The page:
Q&A: Jeffco DA Scott Storey reflects on journey

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Jefferson County District Attorney Scott Storey will step down at the end of the year.

After being elected in 2004, the Colorado native is term limited.

Storey spoke to Colorado Community Media recently, to talk about his career as he steps aside to let the newly-elected Pete Weir take the wheel.

What follows is a slightly condensed version of that interview.

CCM: When you first went to law school, it was to help out the family business, which was building.

But then you clearly became focused on criminal prosecution. How did that change happen?

Storey: “I thought geeze, I went to law school for five years, to do just business law?

I wanted to take six months to a year, and get trial work out of my system.

That was agreeable to everybody in the family, so I went down to the El Paso DA’s office.

After six months I was in district court with a felony docket.

My first felony jury trial was a girl. She had a difficult time — there wasn’t the kind of child of victim resources there are today — and was very reluctant to testify. Her dad was very sexually abusive to her for many years. But she testified.

I think the turning point for me was when she got up there and testified for hours. She came up to me afterwards and said, “Scott, I did it.” It transformed me. I never did go back to my business.

CCM: Did you get the conviction?

Storey: Yeah … she did. I stumbled along, but she’s the one that got the conviction.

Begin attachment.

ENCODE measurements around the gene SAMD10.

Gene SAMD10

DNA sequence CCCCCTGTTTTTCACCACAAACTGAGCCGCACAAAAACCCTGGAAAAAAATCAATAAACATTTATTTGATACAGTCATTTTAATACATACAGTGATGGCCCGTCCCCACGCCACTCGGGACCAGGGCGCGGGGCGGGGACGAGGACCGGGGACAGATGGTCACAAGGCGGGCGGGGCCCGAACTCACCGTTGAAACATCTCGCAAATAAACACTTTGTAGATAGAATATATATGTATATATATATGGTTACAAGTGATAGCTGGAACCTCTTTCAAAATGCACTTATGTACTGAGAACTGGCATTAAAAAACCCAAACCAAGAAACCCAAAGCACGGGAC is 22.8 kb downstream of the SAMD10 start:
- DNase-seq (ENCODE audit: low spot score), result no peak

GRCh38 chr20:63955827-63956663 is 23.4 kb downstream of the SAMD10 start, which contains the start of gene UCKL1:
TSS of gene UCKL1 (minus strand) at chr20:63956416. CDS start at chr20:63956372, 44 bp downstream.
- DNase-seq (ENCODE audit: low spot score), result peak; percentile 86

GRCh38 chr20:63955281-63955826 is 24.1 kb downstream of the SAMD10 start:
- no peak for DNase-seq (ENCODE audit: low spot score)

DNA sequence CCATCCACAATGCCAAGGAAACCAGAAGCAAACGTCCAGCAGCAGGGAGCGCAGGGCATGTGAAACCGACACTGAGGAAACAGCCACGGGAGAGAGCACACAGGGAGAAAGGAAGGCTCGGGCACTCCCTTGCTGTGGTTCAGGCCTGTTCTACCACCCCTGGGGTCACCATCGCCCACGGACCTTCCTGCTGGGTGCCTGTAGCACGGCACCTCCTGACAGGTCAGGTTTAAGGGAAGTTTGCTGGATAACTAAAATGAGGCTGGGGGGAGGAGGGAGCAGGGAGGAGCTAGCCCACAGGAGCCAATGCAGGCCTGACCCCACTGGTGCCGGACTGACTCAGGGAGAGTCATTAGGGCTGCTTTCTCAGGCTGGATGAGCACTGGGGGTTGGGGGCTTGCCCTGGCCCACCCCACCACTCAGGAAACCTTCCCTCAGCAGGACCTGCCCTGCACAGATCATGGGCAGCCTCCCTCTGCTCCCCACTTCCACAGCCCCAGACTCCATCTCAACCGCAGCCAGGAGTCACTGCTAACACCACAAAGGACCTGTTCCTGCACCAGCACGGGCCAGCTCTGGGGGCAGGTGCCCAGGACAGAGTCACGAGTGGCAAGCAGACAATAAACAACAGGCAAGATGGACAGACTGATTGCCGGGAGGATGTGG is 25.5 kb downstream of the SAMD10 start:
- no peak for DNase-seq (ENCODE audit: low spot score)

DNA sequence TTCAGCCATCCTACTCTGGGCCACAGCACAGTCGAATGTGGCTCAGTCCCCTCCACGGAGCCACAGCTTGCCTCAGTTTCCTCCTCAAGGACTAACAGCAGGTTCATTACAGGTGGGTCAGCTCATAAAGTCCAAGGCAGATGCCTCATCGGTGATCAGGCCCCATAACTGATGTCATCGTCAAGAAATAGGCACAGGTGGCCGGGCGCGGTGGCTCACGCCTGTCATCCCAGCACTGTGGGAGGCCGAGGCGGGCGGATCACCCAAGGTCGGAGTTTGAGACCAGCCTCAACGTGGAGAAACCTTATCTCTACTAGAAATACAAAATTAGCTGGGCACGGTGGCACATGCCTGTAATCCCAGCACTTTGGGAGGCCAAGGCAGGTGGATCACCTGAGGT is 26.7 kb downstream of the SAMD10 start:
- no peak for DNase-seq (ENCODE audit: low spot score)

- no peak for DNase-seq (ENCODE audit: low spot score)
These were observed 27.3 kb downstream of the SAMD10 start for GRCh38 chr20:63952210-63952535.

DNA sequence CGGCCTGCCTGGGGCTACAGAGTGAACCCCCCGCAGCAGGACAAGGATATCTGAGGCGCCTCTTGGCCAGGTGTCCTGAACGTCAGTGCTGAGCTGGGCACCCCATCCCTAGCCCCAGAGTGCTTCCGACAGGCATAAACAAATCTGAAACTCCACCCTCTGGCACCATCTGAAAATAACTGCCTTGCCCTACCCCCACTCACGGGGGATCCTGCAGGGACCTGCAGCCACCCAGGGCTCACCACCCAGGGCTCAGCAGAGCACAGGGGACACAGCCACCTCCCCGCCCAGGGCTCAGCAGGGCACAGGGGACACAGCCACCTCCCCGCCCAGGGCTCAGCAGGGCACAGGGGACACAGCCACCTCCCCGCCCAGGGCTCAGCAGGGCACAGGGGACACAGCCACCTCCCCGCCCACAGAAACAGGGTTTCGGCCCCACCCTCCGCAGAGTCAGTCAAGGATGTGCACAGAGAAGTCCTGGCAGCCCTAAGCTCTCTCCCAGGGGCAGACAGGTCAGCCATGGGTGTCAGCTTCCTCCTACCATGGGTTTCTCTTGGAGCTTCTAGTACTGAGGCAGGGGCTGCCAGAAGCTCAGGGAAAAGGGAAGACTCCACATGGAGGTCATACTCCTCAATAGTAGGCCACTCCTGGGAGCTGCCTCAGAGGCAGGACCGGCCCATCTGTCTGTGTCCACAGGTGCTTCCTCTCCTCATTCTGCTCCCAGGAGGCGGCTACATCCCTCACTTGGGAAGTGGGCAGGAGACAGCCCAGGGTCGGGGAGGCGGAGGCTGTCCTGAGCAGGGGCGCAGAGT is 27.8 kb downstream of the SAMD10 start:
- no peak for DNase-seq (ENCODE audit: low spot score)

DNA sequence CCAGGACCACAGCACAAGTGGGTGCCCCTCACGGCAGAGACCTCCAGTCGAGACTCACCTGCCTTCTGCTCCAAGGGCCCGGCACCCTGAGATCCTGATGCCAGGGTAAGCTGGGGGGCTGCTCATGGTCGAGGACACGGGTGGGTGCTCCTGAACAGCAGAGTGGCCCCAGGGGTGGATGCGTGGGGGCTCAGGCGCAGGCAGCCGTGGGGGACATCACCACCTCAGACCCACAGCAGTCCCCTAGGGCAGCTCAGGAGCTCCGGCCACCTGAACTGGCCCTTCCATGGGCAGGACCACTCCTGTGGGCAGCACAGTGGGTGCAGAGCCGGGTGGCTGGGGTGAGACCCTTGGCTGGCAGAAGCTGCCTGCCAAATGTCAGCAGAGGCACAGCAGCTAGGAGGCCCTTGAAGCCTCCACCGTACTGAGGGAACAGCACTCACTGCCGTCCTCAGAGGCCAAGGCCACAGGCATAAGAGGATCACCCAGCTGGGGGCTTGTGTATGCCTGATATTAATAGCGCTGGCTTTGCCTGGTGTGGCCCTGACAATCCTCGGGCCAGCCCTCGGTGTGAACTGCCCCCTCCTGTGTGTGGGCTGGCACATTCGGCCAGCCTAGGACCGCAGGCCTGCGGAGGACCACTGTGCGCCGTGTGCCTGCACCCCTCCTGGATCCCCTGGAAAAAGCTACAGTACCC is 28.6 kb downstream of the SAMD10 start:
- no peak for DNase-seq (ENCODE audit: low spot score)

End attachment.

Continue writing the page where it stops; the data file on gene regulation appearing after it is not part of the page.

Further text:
CCM: You started working here in Jeffco DA’s office 23 years ago. What eventually led you to run for district attorney?

Storey: Dave Thomas was term limited. I think part of it was having management experience from the construction business.

I had a passion for the office, and felt like maybe I could do a better job than some of the candidates.

I’d never even run for student councils, so I didn’t know what I was doing.

I was very lucky to have very good mentors help me through.

CCM: What has it been like to hold the office of DA?

Storey: I’ve loved every minute of it. It’s been an incredible honor.

I never set out to be an elected official but I feel blessed every day. I love it.

I think I’ve been good at it. I’ve accomplished a lot. It’s bittersweet, because of term limits I can’t finish some of the things I’ve started.

CCM: What are some of the cases that you’re proud of?

Storey: The DeWild case (in trial) right now. That’s a cold case that we started a task force for.

Frankly, I made a promise to Heather DeWild’s family that she would have justice before I was done.

Then there was the victim Rose Moniak, a senior citizen who worked for the shuttles.

One of her customers … dragged her around the corner and just kicked her. She should have died.

I personally prosecuted that because I was outraged.

CCM: Programs you’re proud of?

Storey: The Power Against Fraud program teaches people how to stay safe.

Coming from that, I started the Elder Abuse Unit.

We have now the only dedicated elder abuse unit in Colorado.

I decided to start another specialized unit, Child Sex Offender Internet Investigations. We nicknamed it Cheezo, and that’s the name of the mascot. We’ve probably arrested upwards of 600 predators.

But the bigger effort of that is our prevention program. We go out to schools and talk about internet safety and cell phone safety.

CCM: What will you do now?

Storey: Pete has asked me to stay on, to supervise some of the programs I’ve started.

I will not be a policy maker though. He’s better qualified than I am anyway. I hope to try some cases … if I remember how.

And no, I’m never going to run for anything else.

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